I must confess that in our house, we have been known to cook one or two (or ten) of the foods listed on The Kitchn’s National Food Holidays list. That however, is just because we love any excuse to get together in the kitchen. If the aim is to prepare something new exotic or different, all the better. Still, given that the origin of the word holiday is built around the idea of celebrating Holy days, the “every day is a holiday” thing rubs me the wrong way.
When my daughter sent me the link to International Crochet DayInternational Crochet Day, the only reason it resonated at all is because our two youngest are currently planning and crocheting Christmas presents for numerous family members- in earnest. Yarn is center stage right now:
So…even though I still think the “every thing deserves a holiday” thing is kind of stupid, my kids found the fact that today is International Crochet Day kind of neat. Because they’re kids.
Edited to add: I just remembered a quotable literary quote that well explains my acknowledging a silly holiday while simultaneously decrying silly holidays.
How quick come the reasons for approving what we like.-Jane Austen’s Persuasion
Tell me again why more people don’t spend copious amounts of time reading if they can?
Wickedness is always wickedness, but folly is not always folly. – Emma, by Jane Austen
This has always been one of my favorite quotes, although I am not sure I could tell you why that is. It is partly because of my own life and history, although I dare not try to unravel here the tangled mess which are my thoughts on that subject.
Mostly however it stays with me as a reminder: That it would do us all well to keep our eyes on our own paper, endeavor to do good and not wickedness, and leave most others (not all as there are people in our charge), but most all others to decipher for themselves what is folly outside of general truisms.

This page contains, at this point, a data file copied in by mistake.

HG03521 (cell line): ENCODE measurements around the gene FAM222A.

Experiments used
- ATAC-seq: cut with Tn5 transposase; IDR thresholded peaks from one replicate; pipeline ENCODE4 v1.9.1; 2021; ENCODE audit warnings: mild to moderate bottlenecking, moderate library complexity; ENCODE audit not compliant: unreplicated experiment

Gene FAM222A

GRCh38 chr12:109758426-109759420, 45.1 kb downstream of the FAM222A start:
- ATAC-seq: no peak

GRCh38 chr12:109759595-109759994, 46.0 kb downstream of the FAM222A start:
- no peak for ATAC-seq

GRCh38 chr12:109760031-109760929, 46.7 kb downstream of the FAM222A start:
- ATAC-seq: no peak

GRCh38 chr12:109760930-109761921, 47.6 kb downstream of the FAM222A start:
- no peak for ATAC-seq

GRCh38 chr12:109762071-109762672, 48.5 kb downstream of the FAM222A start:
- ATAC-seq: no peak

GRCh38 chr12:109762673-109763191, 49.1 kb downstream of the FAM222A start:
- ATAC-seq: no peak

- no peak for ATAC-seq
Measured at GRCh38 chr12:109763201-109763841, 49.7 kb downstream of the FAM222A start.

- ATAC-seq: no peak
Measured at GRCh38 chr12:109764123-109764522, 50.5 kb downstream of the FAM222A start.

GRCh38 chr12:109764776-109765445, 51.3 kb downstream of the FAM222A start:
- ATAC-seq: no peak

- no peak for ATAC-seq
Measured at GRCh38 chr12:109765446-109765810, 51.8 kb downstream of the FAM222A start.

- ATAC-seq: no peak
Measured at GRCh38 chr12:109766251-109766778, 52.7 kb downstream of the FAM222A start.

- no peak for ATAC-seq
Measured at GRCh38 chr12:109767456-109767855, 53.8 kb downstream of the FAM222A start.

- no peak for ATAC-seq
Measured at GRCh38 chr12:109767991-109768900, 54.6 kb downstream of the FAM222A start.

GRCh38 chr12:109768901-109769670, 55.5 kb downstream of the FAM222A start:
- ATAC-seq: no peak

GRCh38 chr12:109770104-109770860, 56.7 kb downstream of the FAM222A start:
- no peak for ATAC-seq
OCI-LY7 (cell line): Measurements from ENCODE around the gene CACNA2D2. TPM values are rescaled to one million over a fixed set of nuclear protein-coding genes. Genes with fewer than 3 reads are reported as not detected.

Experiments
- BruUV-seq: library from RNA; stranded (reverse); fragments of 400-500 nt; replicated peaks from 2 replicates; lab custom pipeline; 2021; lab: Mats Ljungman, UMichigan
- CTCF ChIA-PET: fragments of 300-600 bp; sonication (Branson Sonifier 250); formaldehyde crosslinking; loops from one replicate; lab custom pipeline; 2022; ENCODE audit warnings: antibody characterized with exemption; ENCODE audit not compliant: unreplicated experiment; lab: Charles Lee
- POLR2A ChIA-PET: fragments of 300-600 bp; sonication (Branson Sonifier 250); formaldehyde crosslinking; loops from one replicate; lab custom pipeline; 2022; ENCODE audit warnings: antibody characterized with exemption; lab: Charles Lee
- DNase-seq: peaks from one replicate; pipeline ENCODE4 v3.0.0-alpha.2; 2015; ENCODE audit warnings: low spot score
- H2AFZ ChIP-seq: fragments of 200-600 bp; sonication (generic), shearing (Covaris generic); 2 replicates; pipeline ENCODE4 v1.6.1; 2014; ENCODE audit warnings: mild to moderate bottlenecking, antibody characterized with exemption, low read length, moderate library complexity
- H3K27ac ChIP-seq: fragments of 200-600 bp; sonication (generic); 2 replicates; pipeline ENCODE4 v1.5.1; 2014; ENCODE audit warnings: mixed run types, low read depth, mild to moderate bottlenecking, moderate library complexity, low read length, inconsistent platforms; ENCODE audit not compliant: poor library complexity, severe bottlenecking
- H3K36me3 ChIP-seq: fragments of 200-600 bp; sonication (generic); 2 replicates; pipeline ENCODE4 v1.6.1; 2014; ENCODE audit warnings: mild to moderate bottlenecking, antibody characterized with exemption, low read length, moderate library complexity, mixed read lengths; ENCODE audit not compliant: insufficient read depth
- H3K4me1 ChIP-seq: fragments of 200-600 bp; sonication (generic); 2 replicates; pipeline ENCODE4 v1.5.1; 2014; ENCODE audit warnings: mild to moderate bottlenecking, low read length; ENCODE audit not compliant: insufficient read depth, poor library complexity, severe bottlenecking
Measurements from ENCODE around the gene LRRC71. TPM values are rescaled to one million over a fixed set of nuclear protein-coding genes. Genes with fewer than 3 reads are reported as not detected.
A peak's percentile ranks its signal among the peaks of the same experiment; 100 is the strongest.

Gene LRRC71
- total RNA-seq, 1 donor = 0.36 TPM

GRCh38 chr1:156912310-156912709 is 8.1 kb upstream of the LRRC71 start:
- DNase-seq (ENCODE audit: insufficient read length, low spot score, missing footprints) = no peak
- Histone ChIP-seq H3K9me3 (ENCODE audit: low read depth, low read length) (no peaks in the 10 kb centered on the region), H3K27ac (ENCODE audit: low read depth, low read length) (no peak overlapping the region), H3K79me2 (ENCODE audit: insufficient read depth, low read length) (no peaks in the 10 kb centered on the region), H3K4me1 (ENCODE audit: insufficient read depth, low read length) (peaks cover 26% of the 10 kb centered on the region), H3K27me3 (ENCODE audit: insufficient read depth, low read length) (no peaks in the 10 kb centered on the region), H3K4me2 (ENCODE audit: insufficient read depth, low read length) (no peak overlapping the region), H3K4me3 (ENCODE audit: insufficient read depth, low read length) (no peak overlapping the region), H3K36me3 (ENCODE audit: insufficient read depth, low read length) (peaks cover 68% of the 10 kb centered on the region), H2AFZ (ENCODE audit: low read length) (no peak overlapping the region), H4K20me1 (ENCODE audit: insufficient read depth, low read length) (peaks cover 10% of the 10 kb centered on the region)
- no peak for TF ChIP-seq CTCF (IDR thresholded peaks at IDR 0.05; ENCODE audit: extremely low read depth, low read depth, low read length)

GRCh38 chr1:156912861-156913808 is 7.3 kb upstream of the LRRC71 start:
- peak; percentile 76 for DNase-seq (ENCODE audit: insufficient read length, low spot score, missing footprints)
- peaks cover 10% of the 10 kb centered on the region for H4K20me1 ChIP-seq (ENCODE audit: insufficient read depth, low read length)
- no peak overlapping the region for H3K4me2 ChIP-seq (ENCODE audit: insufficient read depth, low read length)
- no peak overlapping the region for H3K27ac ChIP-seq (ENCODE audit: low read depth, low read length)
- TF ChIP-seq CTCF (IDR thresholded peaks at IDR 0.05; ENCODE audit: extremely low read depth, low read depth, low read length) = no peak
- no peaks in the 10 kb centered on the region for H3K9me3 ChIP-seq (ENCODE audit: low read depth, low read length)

What a disaster it would be to offer counsel from our vantage point which is a stark contrast to what is folly from theirs.
“No book is really worth reading at the age of ten which is not equally – and often far more – worth reading at the age of fifty and beyond.”- C. S. Lewis
Several years ago I don’t know that I would have appreciated the truth of this statement. However right now I am reading through Kenneth Grahame’s The Wind and the Willows at bedtime with my kids and enjoying it immensely. I am as riveted by the adventures of Rat, Mole, and Toad as my kids are, so I can relate to what Lewis said above.
What passes for children’s literature today is in large part the reason why many adults bypass children’s literature. However, Lewis Carroll is a far cry from Annie Barrows. The latter my girls enjoy reading, while I could not care less for the Ivy + Bean series as a source of personal reading pleasure. There are those books which at least get them reading, and then there are those books that stay with them for a lifetime.
After reading one children’s book out of curiosity about a regional author, and yet another in anticipation of the class I am teaching this fall (review forthcoming), I am finding that I am drawn to well written children’s writing as much if not more so than the classic literature written for adult audiences. The artistry, skill, and language of Kenneth Grahame is just as deep and rewarding as the writing of Charlotte Bronte. And I have to say that The Complete Tales of Winnie the Pooh, while unquestionably written with the young child in mind, is equally exciting to the little girl hidden in me.
If you don’t know quite what to read and are a bit burnt out on the current offerings, I strongly suggest that you all consider re-reading (or in many cases reading for the first time) some classic children’s literature.
We never really outgrow well written stories.